On the way home from school, my roommate and I were talking about our favorite childhood books. I was always reading when I was younger (and I still read a lot now, though because I'm juggling work and school, it's a little harder for me to make the time.) I was surprised to find out that Karen and I had a lot of the same favorite books and my talk with her inspired me to post about kids books here & to reread some of my old favorites.
When I was growing up, my mom let me read her copies of the Edith & Mr. Bear books by Dare Wright. I loved that they had photographs instead of illustrations, it made everything seem so real and wonderful. Dare actually lived near where I grew up & she wrote & photographed all of the Edith & Mr. Bear books on her own. There's a great biography of her called The Secret Life of the Lonely Doll: The Search for Dare Wright by Jean Nathan. (The photo at the top of this post is a portrait of Dare scanned from The Secret Life of the Lonely Doll, isn't she beautiful?) I scanned some more portraits of Dare from The Secret Life of the Lonely Doll they're
I can't remember how old I was when I first read The Little House in the Big Woods, but I do remember reading the title out loud and embarrassingly misreading it as The Little House in the Big Words. i grew up in the suburbs with parents who worked full time, so the world that Wilder wrote about in the Little House books might as well have been a complete and total fantasy to me. It all sounded so quaint & wonderful and I still remember the silliest little details: Laura's corncob doll, eating maple syrup on snow, putting butter in tiny molds shaped like strawberries. My roommate & I bought an atlas & charted out a roadtrip route that would take us through each one of Wilder's childhood homes. Who knows, maybe some day we'll actually t take that journey.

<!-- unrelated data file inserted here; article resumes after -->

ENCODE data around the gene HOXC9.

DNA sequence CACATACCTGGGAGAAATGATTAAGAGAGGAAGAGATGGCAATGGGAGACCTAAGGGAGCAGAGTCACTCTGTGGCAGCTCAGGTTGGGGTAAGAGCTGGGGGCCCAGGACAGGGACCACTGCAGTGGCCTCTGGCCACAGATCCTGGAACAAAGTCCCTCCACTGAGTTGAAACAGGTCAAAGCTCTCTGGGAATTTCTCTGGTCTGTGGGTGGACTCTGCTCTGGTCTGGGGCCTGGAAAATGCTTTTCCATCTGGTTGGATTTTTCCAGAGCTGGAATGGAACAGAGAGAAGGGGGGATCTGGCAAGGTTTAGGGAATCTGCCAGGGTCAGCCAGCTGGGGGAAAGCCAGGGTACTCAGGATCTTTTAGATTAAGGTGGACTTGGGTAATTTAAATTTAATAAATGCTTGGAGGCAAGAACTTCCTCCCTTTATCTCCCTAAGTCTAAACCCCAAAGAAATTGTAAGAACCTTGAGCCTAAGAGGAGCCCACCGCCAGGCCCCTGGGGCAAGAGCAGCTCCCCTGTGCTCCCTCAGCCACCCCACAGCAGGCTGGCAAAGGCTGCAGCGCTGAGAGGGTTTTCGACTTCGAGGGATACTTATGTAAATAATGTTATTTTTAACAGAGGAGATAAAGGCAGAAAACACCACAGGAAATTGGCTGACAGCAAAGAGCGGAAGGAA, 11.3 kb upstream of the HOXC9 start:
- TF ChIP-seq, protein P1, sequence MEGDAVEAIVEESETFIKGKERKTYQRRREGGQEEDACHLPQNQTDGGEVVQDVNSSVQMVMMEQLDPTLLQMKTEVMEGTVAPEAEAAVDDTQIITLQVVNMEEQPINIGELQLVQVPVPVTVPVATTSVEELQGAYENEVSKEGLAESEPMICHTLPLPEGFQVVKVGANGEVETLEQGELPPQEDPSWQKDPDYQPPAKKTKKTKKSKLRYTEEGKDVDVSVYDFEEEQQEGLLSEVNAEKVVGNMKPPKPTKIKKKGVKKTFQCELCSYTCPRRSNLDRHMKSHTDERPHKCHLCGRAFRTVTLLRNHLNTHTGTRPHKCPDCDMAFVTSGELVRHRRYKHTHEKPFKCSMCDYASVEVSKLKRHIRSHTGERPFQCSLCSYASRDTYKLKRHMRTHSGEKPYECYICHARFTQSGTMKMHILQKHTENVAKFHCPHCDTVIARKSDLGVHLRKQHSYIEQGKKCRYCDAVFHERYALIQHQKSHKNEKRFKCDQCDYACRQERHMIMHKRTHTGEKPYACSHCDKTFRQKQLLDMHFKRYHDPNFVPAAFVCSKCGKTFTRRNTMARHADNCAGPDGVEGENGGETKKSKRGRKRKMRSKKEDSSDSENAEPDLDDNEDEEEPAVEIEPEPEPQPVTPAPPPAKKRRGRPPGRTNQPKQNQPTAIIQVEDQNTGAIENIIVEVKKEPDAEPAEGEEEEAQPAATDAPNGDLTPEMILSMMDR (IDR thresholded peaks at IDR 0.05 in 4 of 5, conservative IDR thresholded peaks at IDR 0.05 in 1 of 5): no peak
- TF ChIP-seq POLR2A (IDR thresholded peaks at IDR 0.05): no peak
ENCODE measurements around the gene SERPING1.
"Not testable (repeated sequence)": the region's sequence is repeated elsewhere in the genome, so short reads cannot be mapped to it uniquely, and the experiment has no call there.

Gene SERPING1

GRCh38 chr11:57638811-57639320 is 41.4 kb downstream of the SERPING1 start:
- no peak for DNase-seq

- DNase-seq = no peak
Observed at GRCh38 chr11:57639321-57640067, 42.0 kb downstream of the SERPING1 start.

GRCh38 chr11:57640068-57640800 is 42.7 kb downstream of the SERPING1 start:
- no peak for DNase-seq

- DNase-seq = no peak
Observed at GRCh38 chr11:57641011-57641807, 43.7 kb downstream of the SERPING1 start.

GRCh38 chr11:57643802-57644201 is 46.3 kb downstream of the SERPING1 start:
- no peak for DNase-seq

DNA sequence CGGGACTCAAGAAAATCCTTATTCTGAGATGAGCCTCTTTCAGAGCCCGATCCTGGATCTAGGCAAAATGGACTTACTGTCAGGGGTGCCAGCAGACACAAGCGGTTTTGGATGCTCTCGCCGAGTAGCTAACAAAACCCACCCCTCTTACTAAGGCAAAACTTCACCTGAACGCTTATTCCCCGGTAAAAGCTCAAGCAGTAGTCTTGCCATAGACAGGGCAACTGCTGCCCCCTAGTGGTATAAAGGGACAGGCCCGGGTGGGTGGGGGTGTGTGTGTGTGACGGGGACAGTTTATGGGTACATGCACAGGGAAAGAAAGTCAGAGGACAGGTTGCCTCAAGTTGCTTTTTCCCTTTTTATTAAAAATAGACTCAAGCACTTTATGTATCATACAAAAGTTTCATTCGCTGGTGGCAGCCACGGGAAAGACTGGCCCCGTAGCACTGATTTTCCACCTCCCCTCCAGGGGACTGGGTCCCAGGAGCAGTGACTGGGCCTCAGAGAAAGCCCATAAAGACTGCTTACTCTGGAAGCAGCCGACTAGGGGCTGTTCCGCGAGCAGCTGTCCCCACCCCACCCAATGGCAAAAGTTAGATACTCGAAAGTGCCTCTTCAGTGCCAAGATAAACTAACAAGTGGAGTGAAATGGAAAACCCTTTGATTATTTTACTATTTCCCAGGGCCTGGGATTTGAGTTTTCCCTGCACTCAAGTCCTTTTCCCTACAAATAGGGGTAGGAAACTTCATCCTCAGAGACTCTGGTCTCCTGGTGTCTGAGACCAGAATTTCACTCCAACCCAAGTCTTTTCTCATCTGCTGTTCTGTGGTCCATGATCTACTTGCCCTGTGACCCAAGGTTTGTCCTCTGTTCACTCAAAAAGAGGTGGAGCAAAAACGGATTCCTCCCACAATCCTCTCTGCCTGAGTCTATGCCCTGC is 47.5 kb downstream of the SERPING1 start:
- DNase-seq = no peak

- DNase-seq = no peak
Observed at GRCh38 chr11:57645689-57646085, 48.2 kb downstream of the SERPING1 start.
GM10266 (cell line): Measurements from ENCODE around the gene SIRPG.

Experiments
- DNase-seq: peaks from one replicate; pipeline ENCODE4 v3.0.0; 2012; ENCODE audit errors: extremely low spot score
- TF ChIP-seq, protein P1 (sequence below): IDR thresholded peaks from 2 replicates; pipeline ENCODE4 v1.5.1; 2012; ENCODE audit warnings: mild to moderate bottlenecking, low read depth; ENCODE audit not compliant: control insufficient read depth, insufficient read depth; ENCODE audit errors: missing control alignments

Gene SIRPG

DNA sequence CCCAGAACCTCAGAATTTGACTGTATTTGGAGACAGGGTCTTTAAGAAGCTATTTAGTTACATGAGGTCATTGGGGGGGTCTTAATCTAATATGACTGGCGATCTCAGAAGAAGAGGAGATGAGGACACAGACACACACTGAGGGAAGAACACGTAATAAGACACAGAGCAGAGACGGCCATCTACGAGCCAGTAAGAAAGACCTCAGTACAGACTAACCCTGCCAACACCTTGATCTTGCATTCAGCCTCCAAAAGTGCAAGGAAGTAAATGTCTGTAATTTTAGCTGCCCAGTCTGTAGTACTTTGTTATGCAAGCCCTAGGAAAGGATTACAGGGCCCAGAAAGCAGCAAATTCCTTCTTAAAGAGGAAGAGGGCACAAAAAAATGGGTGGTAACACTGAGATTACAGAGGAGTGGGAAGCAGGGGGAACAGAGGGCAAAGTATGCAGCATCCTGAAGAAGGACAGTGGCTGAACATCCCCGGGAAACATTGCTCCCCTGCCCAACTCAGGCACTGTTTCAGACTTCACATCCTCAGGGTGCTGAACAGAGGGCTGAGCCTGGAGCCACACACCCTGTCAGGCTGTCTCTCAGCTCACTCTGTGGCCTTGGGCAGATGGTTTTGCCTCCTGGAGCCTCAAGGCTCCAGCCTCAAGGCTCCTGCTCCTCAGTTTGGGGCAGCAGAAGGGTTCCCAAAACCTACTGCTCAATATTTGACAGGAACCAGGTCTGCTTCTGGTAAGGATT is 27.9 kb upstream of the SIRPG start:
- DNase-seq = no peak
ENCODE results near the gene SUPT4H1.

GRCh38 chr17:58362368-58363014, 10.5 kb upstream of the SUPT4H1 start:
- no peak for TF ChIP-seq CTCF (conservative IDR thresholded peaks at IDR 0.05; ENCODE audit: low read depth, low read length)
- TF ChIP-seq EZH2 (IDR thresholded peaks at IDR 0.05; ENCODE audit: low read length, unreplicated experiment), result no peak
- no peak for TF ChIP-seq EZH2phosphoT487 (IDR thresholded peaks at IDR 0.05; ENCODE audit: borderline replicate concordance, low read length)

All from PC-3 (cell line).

I've probably read A Wrinkle in Time a zillion times. At Least. Growing up, and even know, I loved the story of Meg Murray and her younger brother, Charles Wallace, and their search for their missing father. I think, what I mostly loved, was that Meg was bookish and unpopular and awkward, but absolutely brilliant and brave at the same time. I didn't read a lot of fantasy or sci-fi growing up, but something about L'Engles Murray family drew me in and I've read bunches of books about them - A Wind in the Door, A Swiftly Tilting Planet, An Acceptable Time, even the biblical Many Waters (starring Meg's twin brothers, Sandy and Dennys.)
When Karen and I were driving home, one of the few books that we had in common was Avi's The True Confessions of Charlotte Doyle, the story of a young, rich girl who's traveling alone & becomes swept up in a mutiny on a merchant vessel. I told Karen, "Everything I learned about boats and pirates, I learned from Charlotte Doyle." Which is true. And probably means that I don't have very much accurate knowledge regarding boats or pirates. But I do know what a round robin is!
Growing up, and I'm not even kidding, it was my absolute dream to spend the night in an empty museum. Because of this, it's probably no surprise that one of my all-time favorite childhood books is about a brother and sister who run away and live in the museum. From the Mixed-Up Files... is a fabulous book about mysteries and art and runaway kids figuring out where they belong. I will probably always love it.
Zilpha Keatley Snyder was pretty much my favorite author growing up. I named my first zine, Headless Cupid, after her YA novel The Headless Cupid & still long to have a tree house like Libby from Libby on Wednesday. Her books often blend an air of the occult with mystery & the normalities of adolescence. I reread her books all of the time & so many of them have a close place in my heart. Particularly the two pictured above & the recently reissued, The Changeling, which my mom read out loud to me before I could read on my own.
What about you? Do you have favorite kids' books? What are they?